ADA4922-1: Power dissipation / Howto connect to a short twisted pair cable

Hi,

In our system (industry electronics) we use the ADA4922-1 to convert a single-ended signal to a differential signal (a short twisted pair cable will be connected). The issue is that the ADA 4922 gets quite hot, even in steady state condition (when power dissipation shout be at its minimum), no cable connected. The package heats up to about 60°C with an environment temperature of about 25°C. When calculating the power dissipation from this temperature, you get around 300mW.

In a steady state condition, we have a signal input of 0.5V, nothing is connected to the output. There is a small copper area connected to the exposed pad. Power supply is -12V and +12V, the supply pins are blocked with 100nF ceramic capacitors. Disable pin is at 12V. No cable is connected, which leaves about 1cm of copper trace per output. I guess power dissipation should be around 1mW (input signal, internal resistors).

So the question would be, where in the IC and why is this high amount of power is dissipated? Do you have an idea? Measuring the outputs and power pins with an oscilloscope shows no oscillation.

Do you also have a hint about connecting a a twisted pair cable (length about 1m) to the device? Should it be done directly, or is it better to use a resistor/capacitor network to prevent too high capacitve load? The signal Frequency will be around 10kHz.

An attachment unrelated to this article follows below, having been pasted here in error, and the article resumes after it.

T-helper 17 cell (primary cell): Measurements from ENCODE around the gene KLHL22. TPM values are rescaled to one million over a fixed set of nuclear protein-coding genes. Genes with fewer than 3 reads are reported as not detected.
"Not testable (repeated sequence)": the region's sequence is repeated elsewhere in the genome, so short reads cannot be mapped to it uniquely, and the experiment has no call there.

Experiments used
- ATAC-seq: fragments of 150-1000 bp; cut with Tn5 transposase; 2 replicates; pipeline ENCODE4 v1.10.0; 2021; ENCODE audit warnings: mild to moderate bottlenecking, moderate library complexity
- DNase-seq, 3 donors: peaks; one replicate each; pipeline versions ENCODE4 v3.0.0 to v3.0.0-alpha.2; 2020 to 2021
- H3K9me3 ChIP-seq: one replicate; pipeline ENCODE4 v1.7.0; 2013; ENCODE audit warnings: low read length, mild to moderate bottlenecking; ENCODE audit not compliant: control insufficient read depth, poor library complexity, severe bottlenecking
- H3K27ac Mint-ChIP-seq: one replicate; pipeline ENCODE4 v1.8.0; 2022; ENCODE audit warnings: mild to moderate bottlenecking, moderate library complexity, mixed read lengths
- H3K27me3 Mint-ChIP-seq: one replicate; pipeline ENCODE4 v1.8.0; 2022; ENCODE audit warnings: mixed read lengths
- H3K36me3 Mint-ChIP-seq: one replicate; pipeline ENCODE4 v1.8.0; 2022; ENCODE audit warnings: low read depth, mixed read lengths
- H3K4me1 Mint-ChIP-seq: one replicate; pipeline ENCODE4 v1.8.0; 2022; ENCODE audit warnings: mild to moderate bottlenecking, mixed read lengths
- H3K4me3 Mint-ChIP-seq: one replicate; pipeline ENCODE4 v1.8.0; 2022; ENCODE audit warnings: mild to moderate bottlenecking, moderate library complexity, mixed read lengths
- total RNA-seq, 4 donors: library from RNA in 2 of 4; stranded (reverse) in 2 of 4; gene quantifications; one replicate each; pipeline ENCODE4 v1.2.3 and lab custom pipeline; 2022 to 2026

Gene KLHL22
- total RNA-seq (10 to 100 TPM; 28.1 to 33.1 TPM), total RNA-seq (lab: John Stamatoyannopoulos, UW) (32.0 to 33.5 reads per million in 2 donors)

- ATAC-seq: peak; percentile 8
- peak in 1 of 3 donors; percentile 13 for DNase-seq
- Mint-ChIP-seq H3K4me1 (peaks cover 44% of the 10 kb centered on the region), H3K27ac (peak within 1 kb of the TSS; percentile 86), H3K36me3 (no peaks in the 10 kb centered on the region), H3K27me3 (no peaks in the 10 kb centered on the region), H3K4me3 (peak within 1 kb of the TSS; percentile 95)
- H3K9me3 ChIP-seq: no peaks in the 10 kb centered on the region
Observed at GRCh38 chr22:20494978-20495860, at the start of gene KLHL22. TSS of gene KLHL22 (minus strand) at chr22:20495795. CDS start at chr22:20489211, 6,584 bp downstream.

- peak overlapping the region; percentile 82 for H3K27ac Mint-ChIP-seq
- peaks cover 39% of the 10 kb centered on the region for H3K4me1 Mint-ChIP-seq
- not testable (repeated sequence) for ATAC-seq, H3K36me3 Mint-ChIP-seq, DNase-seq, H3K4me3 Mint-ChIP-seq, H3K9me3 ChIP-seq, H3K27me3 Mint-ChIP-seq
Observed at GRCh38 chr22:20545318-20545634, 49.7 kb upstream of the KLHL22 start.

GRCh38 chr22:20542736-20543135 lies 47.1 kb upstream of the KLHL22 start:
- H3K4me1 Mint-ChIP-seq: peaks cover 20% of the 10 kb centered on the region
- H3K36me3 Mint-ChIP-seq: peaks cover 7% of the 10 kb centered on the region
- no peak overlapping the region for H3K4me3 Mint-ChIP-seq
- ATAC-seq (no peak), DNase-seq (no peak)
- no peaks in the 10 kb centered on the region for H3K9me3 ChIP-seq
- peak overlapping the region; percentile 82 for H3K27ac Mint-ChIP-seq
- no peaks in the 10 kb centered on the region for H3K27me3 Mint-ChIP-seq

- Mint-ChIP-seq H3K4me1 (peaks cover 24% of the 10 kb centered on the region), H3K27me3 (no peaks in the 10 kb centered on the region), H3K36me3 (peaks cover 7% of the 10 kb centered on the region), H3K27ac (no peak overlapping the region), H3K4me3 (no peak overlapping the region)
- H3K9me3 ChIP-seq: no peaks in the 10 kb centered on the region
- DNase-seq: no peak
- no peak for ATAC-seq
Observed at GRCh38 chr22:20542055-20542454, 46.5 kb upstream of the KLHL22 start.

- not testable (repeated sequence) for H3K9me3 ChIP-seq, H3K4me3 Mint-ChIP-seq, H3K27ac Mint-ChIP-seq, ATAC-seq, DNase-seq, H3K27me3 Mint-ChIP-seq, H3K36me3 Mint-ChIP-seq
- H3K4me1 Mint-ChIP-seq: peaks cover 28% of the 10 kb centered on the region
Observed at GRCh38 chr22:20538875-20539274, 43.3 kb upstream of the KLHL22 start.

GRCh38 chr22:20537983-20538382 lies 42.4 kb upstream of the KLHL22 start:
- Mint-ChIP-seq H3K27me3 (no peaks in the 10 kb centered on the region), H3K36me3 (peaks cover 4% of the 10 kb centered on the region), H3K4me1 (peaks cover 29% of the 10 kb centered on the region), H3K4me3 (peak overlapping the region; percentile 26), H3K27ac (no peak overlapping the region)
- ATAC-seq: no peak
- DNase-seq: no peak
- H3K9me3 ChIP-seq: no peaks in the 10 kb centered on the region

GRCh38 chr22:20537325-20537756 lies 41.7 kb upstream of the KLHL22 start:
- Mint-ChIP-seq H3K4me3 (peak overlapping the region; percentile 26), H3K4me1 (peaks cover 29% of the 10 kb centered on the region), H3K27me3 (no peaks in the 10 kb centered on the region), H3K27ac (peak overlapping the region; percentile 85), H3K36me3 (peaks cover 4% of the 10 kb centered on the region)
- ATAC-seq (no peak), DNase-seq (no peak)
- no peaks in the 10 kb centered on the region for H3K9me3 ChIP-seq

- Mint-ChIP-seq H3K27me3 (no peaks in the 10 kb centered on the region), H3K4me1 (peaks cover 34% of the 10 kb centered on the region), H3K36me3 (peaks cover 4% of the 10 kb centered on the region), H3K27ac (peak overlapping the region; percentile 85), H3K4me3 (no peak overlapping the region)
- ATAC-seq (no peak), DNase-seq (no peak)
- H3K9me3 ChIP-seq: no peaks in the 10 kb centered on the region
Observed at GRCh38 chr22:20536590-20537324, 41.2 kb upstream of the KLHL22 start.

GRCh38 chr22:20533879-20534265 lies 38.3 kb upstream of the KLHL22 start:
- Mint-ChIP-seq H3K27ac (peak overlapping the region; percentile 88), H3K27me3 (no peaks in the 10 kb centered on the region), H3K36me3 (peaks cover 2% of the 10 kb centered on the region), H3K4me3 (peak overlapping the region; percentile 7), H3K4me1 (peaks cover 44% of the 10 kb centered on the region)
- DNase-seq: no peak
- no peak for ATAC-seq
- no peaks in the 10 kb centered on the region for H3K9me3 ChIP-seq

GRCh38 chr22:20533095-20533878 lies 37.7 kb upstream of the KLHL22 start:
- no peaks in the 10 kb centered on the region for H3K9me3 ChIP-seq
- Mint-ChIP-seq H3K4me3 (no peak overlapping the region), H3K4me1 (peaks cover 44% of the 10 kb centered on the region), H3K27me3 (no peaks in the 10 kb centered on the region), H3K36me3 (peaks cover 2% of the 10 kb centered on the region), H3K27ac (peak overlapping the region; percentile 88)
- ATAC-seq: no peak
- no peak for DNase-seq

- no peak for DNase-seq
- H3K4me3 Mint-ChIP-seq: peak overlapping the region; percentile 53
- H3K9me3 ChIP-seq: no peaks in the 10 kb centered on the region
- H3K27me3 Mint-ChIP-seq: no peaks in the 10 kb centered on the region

Thanks,

Michael

Parents
  • Hi Charly,

    Thanks for the fast reply. :-)

    The +/-12V are not a hard requirement, but it's done since I already have this supply for other parts of the board and there's no more real estate on the board to put a +/- 5V supply (which would be enough for the signal span and common mode range).

    So the heat development is normal when using a +/- 12V supply?

    In terms of using another device we're open, we just need a singleended-to-differential converter. The ADA4922-1 seemed to be a considerably cheap und easy solution for that. If you have an alternative let me know.

    The 6dB loss using a network to terminate is ok since in the target device where the signal goes we have to do a digital signal adaption anyways..what I would have to figure out is if I loose to much SNR when my signal is half than before (but I hope that noise on my connection gets smaller with a termination network). What kind of network would you suggest?

    If it's easier for you to discuss by phone you can PM me you office number, then I call you (next week).

    Thanks again,

    Michael

Reply
  • Hi Charly,

    Thanks for the fast reply. :-)

    The +/-12V are not a hard requirement, but it's done since I already have this supply for other parts of the board and there's no more real estate on the board to put a +/- 5V supply (which would be enough for the signal span and common mode range).

    So the heat development is normal when using a +/- 12V supply?

    In terms of using another device we're open, we just need a singleended-to-differential converter. The ADA4922-1 seemed to be a considerably cheap und easy solution for that. If you have an alternative let me know.

    The 6dB loss using a network to terminate is ok since in the target device where the signal goes we have to do a digital signal adaption anyways..what I would have to figure out is if I loose to much SNR when my signal is half than before (but I hope that noise on my connection gets smaller with a termination network). What kind of network would you suggest?

    If it's easier for you to discuss by phone you can PM me you office number, then I call you (next week).

    Thanks again,

    Michael

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